In a decisional step 210, it is determined whether there is more nested information to examine. If more nested information exists, then it is examined to identify attributes corresponding to fields in the relational database schema identified in step 206. Although steps 206, 207 and 208 are shown in a particular order, it is not required that these steps, like many other steps in the flowcharts, be performed in the order shown. Thus, the order shown in the flowcharts is to illustrate one embodiment and not intended to limit the invention.
Otherwise, if there is not more nested information to examine, then in a step 212, a definition of the semistructured information is provided, which serves as input to a program translator to build a parser. This definition of the semistructured information comprises regular expressions having attributes corresponding to fields of the relational database schema. The regular expressions specify locations of the attributes within the semistructured information that correspond to the relational database schema. Thus, the wrapper, produced by the program translator, includes a parser that is capable of parsing the semistructured information for attributes so that these attributes can be presented to a relational database system as tuples when the wrapper executes.
In one embodiment, the program translator is a compiler, which generates a parser by receiving the definition file as input and generating a program (i.e., the parser) for extracting attributes from the semistructured information that correspond to fields of the relational database schema to form tuples. In an alternative embodiment, the program translator is an interpreter, which generates a parser from the definition of the semistructured information and the semistructured information as inputs, by extracting attributes from the semistructured information that correspond to fields of the relational schema to form tuples.
2.1 Specifying to a Wrapper Information to Submit a Form
FIG. 3A depicts a representative form having a state field 301 a job category field 302, a sort results by field 303, a submit button 304, and a reset button 305. FIG. 3B depicts HTML statements which produce the form of FIG. 3A.
FIG. 4A depicts a flowchart 401 showing the process steps of defining a wrapper cable of obtaining information from a form, such as the representative form of FIG. 3A. In a step 402, information to be submitted with the various fields of a form, such as the form of FIG. 3A, may be specified using a Site Description Language (SDL) "form" regular expression. The SDL form expression provides a means for capturing the resulting interactions with a diverse body of data sources. A form is one such data source type that is supported by SDL. In the form of FIG. 3A for example, the user would specify an SDL form statement to obtain information from the form page as shown in lines 1-6.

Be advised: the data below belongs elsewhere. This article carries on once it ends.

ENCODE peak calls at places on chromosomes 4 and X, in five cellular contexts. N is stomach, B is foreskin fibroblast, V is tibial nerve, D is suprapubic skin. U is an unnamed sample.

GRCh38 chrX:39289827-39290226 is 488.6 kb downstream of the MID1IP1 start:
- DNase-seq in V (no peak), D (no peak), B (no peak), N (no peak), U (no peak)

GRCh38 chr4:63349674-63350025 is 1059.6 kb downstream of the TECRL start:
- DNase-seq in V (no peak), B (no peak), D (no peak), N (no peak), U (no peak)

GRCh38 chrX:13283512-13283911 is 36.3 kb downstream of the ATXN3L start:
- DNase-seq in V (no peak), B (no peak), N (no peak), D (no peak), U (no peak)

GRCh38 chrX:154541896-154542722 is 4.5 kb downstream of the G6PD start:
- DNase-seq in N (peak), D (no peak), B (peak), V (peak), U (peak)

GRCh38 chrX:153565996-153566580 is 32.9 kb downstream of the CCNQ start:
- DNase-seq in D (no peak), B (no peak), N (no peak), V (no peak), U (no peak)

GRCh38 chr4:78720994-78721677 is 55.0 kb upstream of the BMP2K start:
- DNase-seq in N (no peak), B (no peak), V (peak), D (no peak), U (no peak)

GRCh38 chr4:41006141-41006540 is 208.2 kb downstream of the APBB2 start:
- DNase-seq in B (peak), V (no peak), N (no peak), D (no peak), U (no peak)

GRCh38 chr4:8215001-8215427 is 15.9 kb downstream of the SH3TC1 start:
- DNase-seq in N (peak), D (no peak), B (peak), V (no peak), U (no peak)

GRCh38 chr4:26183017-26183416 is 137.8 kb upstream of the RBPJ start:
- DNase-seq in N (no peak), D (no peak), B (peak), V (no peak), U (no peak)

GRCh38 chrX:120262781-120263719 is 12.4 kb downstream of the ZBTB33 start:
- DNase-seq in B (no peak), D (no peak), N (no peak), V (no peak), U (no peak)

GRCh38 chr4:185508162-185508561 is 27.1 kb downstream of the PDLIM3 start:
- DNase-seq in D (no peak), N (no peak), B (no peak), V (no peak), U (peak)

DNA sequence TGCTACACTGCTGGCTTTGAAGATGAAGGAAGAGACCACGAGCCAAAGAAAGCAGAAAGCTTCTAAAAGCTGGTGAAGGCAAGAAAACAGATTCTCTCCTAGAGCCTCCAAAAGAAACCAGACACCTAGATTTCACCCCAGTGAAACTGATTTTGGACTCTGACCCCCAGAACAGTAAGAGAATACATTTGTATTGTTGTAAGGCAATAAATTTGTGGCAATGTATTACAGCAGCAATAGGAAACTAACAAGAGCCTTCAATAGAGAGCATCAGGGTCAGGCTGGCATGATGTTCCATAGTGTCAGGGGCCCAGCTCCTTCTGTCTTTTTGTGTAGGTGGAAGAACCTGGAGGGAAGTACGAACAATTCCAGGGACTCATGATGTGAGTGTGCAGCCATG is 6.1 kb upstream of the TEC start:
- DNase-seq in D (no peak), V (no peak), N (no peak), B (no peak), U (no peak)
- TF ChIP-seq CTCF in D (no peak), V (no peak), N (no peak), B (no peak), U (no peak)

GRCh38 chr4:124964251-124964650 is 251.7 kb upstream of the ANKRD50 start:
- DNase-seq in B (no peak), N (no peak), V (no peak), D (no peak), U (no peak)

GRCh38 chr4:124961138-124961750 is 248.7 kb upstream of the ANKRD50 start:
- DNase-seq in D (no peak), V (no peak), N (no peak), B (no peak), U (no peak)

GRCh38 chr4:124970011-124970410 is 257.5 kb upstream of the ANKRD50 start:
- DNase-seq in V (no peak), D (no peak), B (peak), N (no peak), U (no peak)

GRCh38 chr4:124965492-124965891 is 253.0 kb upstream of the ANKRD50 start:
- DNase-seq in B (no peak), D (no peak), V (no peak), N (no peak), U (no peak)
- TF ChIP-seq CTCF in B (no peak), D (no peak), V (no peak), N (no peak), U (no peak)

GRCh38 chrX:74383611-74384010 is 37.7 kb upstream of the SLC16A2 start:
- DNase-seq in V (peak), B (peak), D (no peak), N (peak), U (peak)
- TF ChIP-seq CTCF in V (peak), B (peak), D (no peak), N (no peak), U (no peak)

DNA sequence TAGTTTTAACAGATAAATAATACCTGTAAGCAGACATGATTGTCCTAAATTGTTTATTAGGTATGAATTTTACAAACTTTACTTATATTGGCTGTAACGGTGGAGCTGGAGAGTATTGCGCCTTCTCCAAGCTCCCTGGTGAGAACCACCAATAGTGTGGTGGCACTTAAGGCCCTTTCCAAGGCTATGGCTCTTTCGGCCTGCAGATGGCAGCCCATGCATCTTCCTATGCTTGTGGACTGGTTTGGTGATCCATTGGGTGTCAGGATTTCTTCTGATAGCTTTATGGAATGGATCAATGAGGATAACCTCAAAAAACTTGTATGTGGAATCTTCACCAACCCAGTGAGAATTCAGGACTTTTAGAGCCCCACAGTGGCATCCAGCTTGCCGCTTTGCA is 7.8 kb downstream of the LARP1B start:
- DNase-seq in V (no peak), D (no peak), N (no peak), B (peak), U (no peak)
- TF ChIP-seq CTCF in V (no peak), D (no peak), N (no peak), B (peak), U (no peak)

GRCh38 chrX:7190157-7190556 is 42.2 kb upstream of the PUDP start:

______________________________________1. FORM :: $form-- url ::> #FIELD(jcrno) '3. `Any` -> #FIELD(state)4. `Any` -> #FIELD(job-- category)5. `category`-> #FIELD(sort)6. $output <= submit______________________________________
Line 1 indicates that the code fragment identifies information used to process a form. The term $form-- url refers to the URL, i.e., web address, of the form. This URL corresponds to the address of the example form of FIG. 3A. In order to obtain the data accessible by a form, the wrapper must submit the form with a plurality of different combinations of values for the fields of the form. However, not all combinations may be necessary or of interest. The possible values for each field are often specified in the form itself and may be obtained from the URL.
Line 3 indicates that the "state" field of the form in FIG. 3A is to be given the value of "any." Similarly, line 4 specifies that the "job-- category" field of the form in FIG. 3A is to be given the value of "any." Line 5 specifies that the "sort" field of the form of FIG. 3A is to be given the value "category," and line 6 specifies that the data returned to the wrapper from the submission of the form is to be stored in the variable $output. Note that if a field such as "state" does not accept a value of "any," then acceptable values for the "state" field would be coded as depicted in line 7.
7. `CA`, `MA`<=INPUT(state)
Line 7 indicates that the form expects the "state" field to be filled in and that this form specifically requires that the "state" field be assigned the values "CA" (California) and then "MA" (Massachusetts). Thus, coding the line of SDL depicted in line 6 will cause a wrapper to fill in the form and submit it twice. First with "state" assigned the value of "CA" and second with "state" assigned the value of "MA."
Not all fields in a particular form require values to be specified for them in the SDL forms statement. Since the URL for the form leads to the options specified in the form as it appears on the web, the wrapper may use these values as default values for any fields that are not explicitly assigned values in a form statement.
In a step 404, the definitional file containing SDL regular expressions, including the FORM statement coded in step 402, is used to generate a wrapper, as described herein above. Finally, in a step 406, the wrapper program is executed to interact with web or other sources of semistructured information, having the form described by the FORMS statement coded in step 402.
3.0 Processing of Form Statements